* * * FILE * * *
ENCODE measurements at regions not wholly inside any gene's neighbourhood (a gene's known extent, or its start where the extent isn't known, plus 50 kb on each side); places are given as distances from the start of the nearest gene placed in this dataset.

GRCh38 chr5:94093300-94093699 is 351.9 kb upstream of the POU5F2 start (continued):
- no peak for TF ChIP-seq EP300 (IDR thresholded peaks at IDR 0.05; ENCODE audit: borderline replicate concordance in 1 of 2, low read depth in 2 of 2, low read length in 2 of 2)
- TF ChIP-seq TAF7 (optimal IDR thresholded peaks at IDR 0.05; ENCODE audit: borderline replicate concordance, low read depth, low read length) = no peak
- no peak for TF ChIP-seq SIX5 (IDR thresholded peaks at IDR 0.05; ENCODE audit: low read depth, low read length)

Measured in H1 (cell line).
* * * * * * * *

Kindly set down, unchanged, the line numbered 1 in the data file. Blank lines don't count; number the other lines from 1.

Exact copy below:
ENCODE measurements at regions not wholly inside any gene's neighbourhood (a gene's known extent, or its start where the extent isn't known, plus 50 kb on each side); places are given as distances from the start of the nearest gene placed in this dataset.